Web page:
The Scramble for Africa
From the founding of a Belgian humanitarian state in the Congo river basin in 1876 until the French declaration of a protectorate in Morocco in 1912, virtually the whole of the African continent fell under European domination. Thomas Pakenham has taken this final phase in Europe’s epic expansion into Africa as the subject for his work, peopled it with living, breathing figures, and left the exhilarated reader to analyze the tangle of competing methods and motivations. No author has attempted so much, and the results are predictably mixed.
Scholars of both Africa and Europe will find points with which to quibble. The work is disproportionately weighted toward the British experience, and the Portuguese are virtually excluded. Pakenham makes a feeble effort to incorporate the Africans as real players in the drama, but they are seldom measured against anything other than a European yardstick, and against this they always come up short.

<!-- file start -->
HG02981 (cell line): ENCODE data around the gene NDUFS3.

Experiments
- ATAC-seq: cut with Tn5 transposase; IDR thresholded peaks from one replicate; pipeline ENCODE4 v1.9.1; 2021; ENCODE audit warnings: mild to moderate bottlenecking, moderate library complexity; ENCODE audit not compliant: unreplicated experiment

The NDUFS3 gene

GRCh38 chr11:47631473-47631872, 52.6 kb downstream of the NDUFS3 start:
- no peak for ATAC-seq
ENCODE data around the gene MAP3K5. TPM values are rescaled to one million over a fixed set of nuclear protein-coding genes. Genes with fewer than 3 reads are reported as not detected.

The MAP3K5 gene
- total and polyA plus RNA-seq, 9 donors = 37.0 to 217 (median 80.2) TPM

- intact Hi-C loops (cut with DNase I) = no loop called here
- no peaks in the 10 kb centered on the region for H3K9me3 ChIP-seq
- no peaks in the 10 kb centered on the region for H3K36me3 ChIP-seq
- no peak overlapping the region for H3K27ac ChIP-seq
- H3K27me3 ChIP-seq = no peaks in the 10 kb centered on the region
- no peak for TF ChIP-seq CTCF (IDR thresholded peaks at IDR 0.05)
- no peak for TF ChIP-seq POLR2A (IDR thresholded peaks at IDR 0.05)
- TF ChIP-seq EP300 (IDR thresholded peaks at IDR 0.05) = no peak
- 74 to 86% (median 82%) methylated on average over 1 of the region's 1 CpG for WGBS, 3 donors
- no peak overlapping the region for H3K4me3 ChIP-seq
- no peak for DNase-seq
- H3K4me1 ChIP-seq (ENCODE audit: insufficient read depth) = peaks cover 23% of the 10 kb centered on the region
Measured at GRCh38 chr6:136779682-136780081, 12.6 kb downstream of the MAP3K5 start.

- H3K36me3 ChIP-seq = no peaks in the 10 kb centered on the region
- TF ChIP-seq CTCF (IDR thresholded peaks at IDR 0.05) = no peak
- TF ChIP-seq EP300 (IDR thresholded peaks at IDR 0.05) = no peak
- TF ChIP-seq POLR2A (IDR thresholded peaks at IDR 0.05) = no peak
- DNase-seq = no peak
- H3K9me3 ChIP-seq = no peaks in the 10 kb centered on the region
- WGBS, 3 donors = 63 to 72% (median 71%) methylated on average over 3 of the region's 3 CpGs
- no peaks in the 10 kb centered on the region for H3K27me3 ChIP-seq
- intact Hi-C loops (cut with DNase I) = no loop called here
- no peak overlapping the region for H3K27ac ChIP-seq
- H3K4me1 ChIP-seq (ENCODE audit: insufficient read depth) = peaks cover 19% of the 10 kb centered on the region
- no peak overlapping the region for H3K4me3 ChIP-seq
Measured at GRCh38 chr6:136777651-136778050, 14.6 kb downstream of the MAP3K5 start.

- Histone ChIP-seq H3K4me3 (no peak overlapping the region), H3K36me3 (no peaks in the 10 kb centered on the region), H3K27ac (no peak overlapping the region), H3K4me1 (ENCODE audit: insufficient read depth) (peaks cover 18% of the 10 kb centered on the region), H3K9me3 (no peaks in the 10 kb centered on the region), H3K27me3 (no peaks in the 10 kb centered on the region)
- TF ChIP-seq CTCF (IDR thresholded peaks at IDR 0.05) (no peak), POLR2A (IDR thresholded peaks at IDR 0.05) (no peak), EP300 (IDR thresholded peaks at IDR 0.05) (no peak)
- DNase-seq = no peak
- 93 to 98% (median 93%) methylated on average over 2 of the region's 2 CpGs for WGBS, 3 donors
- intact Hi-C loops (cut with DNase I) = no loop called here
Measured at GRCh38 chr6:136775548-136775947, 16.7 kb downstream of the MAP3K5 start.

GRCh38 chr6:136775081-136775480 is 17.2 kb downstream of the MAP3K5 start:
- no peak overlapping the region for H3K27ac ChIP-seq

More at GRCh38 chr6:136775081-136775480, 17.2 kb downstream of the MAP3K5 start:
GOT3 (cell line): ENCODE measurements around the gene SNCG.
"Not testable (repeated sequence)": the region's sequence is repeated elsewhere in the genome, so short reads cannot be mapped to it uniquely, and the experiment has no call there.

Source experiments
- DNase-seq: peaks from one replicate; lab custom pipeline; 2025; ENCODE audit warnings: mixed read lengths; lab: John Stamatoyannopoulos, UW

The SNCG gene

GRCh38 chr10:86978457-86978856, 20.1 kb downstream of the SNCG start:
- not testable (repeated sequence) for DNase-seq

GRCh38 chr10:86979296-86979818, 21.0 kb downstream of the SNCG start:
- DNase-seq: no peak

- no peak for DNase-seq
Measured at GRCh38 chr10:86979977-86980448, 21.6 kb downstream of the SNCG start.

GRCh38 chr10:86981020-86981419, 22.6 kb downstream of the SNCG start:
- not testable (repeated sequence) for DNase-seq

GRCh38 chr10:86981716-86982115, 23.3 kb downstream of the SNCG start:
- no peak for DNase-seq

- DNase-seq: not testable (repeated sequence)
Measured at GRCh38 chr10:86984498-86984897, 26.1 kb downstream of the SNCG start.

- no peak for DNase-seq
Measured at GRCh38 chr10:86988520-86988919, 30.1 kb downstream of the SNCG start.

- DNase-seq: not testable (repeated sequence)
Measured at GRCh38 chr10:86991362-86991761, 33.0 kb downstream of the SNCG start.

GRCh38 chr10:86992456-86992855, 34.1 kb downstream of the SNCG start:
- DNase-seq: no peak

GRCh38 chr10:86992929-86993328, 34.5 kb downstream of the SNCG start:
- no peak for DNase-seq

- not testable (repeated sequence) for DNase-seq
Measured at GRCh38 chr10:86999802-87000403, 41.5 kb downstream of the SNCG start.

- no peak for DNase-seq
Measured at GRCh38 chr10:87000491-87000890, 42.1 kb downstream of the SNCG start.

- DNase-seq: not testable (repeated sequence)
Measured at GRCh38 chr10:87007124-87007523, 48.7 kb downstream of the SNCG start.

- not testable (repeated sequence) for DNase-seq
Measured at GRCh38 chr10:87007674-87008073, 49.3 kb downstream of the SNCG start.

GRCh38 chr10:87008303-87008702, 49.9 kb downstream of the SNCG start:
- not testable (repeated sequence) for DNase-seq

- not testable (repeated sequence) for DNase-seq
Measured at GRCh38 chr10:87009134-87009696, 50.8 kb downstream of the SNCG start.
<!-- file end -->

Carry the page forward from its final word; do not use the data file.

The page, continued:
On the other hand, the story he tells is a first-rate chronological narrative of “the motives and methods of the invaders.” The focus on King Leopold II of Belgium as a shrewd entrepreneur, dedicated to enlisting unsuspecting European states in a scheme for making his personal fortune, is one of the best features of this work.
THE SCRAMBLE FOR AFRICA is an epic tale of the Europeans in Africa who braved hostile climates, tropical diseases, wild men and beasts, when they might well have been living...
(The entire section is 364 words.)
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